I figured I’d gift some birds, I’d put some in my freezer, and I’d sell enough to pay for the costs involved in raising the birds.  It didn’t work out that way though for two reasons.  First, I didn’t have a clear marketing plan.  I just figured I’d “wing it” and it’d all work out OK in the end.  Second, about eleven weeks into the 22-week project, our lives were forever changed when an extended family member who lived with us was diagnosed with stage four pancreatic cancer.  After her diagnosis, it was all we could do to manage the normal stuff let alone “extras” like trying to sell a bunch of turkeys that were going to be ready the week of Thanksgiving.

Our loved one passed the Saturday after Thanksgiving, and had we not been dealing with that hardship, I probably could have done a better job marketing our product, but in the end, I think it all boiled down to doing things backwards.  If I’d started with chickens, the turkeys may have sold themselves, and dramatic life changes shouldn’t have really impacted the turkey project.

Feed Management

I went into the turkey project knowing that feeding meat birds would take careful management.  In the end though, we spent a lot more money on feed then we probably should have, and we didn’t really see that investment flesh out in the final weights of the birds.  We bought almost 2000 pounds of feed over the 22 weeks that we had the turkeys.  Now, in the beginning, that feed was not only going toward 25 poults, but it was also feeding ten guineas and 10 chickens.  I don’t know how much feed those other birds ate, but it probably wasn’t more than 10% based on when we stopped feeding those birds together.

This means that 1800 or so pounds of feed yielded 372 pounds of turkey in the freezer.  We definitely used too much feed for that kind of yield, so we’ll have to plan more carefully the next time.  If that means more forage or changing the protein ratios, we can do that, but there’s definitely some work to be done there.

Stocking Density and Labor

I found a reference on small flock turkey raising that suggested a stocking density of 3 to 4 square feet of pasture pen per bird.  Since I had an 80-square-foot pen and I expected to have brooder losses, I ordered 25 birds.  As it turns out though, we’re really great at brooding birds with a new outside setup we designed, so we ended up with a tighter stocking density than I think was optimal.

Feeding and watering one pen of birds makes for less labor and equipment, but I think a balance can be found so that adding an extra pen doesn’t end up adding 100% more labor.

We also learned that hauling water is the biggest part of the labor involved in raising the turkeys, so if we can come up with a more efficient way to handle the water situation, things will be easier (and more profitable.)

Final Thoughts

Until I tasted that turkey that I roasted for Thanksgiving, I’d never had pasture-raised turkey before.  I immediately fell in love, and I wasn’t sad that I’d been “stuck” with over 300 pounds of turkey in the freezer.  We learned so much from the experience, but more than anything else, we learned that we can produce some amazing meat, the likes of which you can’t get at the store.  There’s something to be said for enjoying an animal that you raised humanely with care and respect, and in doing that, we learned that we can take even more responsibility for the food that our family enjoys.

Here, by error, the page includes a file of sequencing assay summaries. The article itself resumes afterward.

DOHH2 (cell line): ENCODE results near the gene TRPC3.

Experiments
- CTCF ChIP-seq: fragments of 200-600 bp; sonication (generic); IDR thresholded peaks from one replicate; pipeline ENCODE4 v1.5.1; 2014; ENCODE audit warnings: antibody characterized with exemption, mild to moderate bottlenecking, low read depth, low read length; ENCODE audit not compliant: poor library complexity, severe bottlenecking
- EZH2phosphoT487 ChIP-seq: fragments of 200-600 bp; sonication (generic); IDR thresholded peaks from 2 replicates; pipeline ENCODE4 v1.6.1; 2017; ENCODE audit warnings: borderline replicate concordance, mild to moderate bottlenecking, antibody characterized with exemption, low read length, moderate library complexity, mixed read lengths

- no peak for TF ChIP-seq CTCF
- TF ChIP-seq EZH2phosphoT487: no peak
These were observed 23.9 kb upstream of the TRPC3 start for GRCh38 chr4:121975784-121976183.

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Trying for Turkey 20 Ways — Methods 3-5

When you have more than 15 homestead turkeys in your freezer, it’s relatively easy to explore all the possibilities for delicious turkey preparation.  The first post in this series covered two “recipes”; today, I’ll share three more.

Prep #3 — Bone Broth

You can’t roast a chicken or turkey without making bone broth.  There’s nothing more delicious, and honestly, bone broth was probably the thing that excited me most about the prep of our homestead turkeys.

I usually make bone broth in the slow cooker, but the carcass from my first roasted turkey was so large that there was no way it was fitting into my biggest one.  I actually struggled to fit it into my 4-gallon stock pot at first, but after about six hours of simmering, I was able to push the frame below the water line.  I simmered that first pot of stock for about two days, and it was amazing!

Prep #4 — Tamale Pie

Some of us were chatting on Zello one afternoon about homemade tamales.  I love tamales, but I’ve always had the impression that they’re very labor-intensive to make.  As we talked though, it occurred to me that tamale pie is a thing, and I wondered out loud about how it’d taste if I made it with turkey.

I found a recipe that looked pretty straight-forward.  Instead of ground beef, I used shredded turkey from my bone broth, and I added an entire can of chipotle chiles because we really enjoy spicy food.  I have to say, the concoction was pretty darned tasty, and I’ll definitely make it again.

Prep #5 — Broccoli, Rice, Cheese and Turkey Casserole

I’ve had cheesy broccoli and rice casseroles in the past, so I thought I’d try one with some of our roasted turkey.  While I couldn’t quite bring myself to use Velveeta, I did follow the gist of a recipe I found online.  My half steam table pan was almost overflowing with amazing casserole goodness, and that too is a dish that I will certainly prepare again!

Related Links